1000000 exceptions thrown and caught in (6.969)
 1000000 exceptions thrown and caught in (7.109)

 In other words approx 7s for exception handling and 16 milliseconds for  
 return codes (likely this equals the time required to call the functions  
 in both cases). Exception handling is then approximately 437 times  
 slower. A single exception took approx 7/1000 of a milliseccond.

 Regan

 On Wed, 29 Jun 2005 05:06:02 +0000 (UTC), AJG <AJG_member pathlink.com>  
 wrote:

 Hi Jarrett (and others too, please do read on),

 Thanks for the info. I was hoping some of the things in the spec were  
 outdated,
 and I still hope it's the case, because exceptions are too powerful to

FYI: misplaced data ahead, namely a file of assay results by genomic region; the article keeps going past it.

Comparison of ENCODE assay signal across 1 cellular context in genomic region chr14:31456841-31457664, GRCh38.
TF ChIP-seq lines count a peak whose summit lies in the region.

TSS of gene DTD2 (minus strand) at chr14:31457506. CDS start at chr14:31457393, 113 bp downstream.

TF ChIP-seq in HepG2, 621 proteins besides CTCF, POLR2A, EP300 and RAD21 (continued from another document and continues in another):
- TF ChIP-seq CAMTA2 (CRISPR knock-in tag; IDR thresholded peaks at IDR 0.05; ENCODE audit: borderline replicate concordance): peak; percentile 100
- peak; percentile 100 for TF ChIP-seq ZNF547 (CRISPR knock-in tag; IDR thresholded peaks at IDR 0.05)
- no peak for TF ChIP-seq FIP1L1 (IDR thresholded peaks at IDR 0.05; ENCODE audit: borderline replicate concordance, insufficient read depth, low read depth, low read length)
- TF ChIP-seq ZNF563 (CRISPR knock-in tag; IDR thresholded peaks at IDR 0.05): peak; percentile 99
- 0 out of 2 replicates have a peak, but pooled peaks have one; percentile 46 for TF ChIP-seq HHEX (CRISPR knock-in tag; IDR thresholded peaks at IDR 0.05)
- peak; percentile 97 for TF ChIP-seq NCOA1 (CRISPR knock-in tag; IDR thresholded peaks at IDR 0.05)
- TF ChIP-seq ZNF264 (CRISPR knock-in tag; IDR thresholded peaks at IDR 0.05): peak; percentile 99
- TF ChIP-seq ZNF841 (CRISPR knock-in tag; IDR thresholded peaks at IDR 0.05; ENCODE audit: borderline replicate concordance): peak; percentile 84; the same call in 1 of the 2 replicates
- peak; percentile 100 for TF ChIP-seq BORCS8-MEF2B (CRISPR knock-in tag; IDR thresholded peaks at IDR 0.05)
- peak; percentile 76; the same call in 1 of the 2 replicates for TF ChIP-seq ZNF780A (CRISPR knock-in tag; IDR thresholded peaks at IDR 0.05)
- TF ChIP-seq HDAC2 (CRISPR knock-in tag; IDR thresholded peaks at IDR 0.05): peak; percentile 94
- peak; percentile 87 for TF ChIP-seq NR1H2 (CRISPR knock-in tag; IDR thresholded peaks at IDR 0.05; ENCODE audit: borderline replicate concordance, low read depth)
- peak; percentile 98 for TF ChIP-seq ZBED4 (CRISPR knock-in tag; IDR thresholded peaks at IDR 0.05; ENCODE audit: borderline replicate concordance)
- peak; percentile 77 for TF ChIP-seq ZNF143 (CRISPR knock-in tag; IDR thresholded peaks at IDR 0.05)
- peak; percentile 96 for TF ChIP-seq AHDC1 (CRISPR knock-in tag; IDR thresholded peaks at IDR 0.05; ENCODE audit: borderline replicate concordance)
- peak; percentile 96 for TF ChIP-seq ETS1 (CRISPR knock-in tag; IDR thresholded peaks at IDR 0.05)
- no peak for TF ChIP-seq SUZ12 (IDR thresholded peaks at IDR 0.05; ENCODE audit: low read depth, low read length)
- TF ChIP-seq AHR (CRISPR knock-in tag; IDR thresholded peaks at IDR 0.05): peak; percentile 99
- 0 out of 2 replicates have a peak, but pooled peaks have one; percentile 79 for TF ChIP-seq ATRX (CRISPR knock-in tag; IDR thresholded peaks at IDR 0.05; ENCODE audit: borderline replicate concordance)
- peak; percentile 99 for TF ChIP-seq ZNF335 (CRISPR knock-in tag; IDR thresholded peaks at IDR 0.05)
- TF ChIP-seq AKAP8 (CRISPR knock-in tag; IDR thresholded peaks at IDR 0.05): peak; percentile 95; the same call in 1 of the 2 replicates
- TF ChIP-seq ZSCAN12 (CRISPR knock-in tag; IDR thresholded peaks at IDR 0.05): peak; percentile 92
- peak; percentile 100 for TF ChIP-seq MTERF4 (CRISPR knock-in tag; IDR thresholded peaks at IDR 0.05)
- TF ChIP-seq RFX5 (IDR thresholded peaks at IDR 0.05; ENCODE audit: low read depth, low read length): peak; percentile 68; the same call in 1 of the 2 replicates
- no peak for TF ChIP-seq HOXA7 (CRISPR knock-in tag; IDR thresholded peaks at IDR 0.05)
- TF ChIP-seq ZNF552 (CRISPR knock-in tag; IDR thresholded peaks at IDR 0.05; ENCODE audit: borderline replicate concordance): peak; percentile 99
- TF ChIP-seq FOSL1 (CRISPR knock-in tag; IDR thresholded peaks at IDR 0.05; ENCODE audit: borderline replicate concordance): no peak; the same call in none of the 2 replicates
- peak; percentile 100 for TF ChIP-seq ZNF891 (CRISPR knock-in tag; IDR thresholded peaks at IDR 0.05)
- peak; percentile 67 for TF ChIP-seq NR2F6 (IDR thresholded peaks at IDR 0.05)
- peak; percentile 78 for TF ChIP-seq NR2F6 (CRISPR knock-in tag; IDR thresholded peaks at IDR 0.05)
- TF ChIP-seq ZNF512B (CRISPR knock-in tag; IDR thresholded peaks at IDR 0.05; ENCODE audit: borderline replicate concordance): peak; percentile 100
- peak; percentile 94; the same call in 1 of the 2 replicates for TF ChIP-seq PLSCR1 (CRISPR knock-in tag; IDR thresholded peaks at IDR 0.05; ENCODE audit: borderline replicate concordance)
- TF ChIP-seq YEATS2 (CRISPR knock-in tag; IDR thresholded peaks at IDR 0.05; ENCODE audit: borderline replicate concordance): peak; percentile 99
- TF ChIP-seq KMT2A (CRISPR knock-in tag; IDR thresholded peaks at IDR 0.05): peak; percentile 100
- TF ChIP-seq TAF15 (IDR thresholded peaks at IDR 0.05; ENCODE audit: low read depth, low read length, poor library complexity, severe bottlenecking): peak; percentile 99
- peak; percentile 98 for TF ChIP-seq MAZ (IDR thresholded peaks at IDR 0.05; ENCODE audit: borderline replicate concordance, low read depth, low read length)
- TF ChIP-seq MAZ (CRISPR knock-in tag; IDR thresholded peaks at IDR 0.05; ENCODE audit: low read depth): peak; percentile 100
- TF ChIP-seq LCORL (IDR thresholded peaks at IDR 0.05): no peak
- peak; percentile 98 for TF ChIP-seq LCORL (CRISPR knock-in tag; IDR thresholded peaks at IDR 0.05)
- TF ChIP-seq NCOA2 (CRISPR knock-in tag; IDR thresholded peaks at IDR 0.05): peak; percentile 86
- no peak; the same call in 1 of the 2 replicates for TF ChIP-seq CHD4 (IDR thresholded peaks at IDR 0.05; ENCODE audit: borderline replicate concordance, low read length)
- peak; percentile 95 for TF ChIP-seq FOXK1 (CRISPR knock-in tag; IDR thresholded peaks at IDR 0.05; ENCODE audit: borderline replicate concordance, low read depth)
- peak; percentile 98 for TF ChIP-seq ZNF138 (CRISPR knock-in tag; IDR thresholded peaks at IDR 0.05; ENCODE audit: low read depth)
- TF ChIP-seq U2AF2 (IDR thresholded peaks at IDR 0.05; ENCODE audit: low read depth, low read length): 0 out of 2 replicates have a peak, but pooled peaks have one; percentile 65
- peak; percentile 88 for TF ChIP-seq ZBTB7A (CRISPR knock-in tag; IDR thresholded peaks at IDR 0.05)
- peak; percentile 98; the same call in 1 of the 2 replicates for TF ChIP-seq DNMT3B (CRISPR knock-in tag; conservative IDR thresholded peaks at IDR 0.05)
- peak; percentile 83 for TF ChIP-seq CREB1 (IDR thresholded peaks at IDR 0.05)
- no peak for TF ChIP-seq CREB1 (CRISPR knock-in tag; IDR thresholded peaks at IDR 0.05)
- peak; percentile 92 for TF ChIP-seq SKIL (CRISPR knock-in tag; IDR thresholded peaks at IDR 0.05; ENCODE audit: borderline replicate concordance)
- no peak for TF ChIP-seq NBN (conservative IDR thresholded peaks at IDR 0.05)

relagate
 to exceptional situations only.

 I think in a way the spec contradicts itself. First, it list all the  
 things it
 wants to eliminate:
 - Returning a NULL pointer.
 - Returning a 0 value.
 - Returning a non-zero error code.
 - Requiring errno to be checked.
 - Requiring that a function be called to check if the previous function  
 failed

 But then it goes on to say what you quoted, which makes it all  
 irrelevant,
 because you are almost never going to encounter these "errors" anyway.

 But really, the question is - why would you design an application to  
 throw
 an exception for anything _other_ than absolutely exceptional  
 circumstances?
 I think it's more of a design issue than anything.